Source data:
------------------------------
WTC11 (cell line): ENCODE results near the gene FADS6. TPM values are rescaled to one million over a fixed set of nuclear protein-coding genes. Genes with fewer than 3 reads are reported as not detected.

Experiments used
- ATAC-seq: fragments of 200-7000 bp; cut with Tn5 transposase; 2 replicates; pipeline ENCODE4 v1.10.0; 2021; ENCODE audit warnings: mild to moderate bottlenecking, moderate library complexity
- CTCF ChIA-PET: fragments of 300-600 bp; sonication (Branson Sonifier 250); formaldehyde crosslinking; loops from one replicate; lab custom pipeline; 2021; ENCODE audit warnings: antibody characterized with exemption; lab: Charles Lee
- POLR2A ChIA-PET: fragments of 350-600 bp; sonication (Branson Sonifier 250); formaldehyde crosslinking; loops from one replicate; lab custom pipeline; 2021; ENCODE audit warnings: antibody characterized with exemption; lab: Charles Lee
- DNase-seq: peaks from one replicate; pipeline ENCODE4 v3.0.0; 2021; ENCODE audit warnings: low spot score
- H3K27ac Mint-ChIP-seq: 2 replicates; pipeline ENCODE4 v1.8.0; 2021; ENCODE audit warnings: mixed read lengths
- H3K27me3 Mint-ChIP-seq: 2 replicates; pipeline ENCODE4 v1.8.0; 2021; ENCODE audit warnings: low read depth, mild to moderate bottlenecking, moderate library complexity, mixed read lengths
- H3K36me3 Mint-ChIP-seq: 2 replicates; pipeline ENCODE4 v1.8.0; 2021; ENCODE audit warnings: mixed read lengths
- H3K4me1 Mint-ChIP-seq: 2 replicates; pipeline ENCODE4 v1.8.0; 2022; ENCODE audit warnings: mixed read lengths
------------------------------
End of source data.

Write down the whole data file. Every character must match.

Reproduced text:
WTC11 (cell line): ENCODE results near the gene FADS6. TPM values are rescaled to one million over a fixed set of nuclear protein-coding genes. Genes with fewer than 3 reads are reported as not detected.

Experiments used
- ATAC-seq: fragments of 200-7000 bp; cut with Tn5 transposase; 2 replicates; pipeline ENCODE4 v1.10.0; 2021; ENCODE audit warnings: mild to moderate bottlenecking, moderate library complexity
- CTCF ChIA-PET: fragments of 300-600 bp; sonication (Branson Sonifier 250); formaldehyde crosslinking; loops from one replicate; lab custom pipeline; 2021; ENCODE audit warnings: antibody characterized with exemption; lab: Charles Lee
- POLR2A ChIA-PET: fragments of 350-600 bp; sonication (Branson Sonifier 250); formaldehyde crosslinking; loops from one replicate; lab custom pipeline; 2021; ENCODE audit warnings: antibody characterized with exemption; lab: Charles Lee
- DNase-seq: peaks from one replicate; pipeline ENCODE4 v3.0.0; 2021; ENCODE audit warnings: low spot score
- H3K27ac Mint-ChIP-seq: 2 replicates; pipeline ENCODE4 v1.8.0; 2021; ENCODE audit warnings: mixed read lengths
- H3K27me3 Mint-ChIP-seq: 2 replicates; pipeline ENCODE4 v1.8.0; 2021; ENCODE audit warnings: low read depth, mild to moderate bottlenecking, moderate library complexity, mixed read lengths
- H3K36me3 Mint-ChIP-seq: 2 replicates; pipeline ENCODE4 v1.8.0; 2021; ENCODE audit warnings: mixed read lengths
- H3K4me1 Mint-ChIP-seq: 2 replicates; pipeline ENCODE4 v1.8.0; 2022; ENCODE audit warnings: mixed read lengths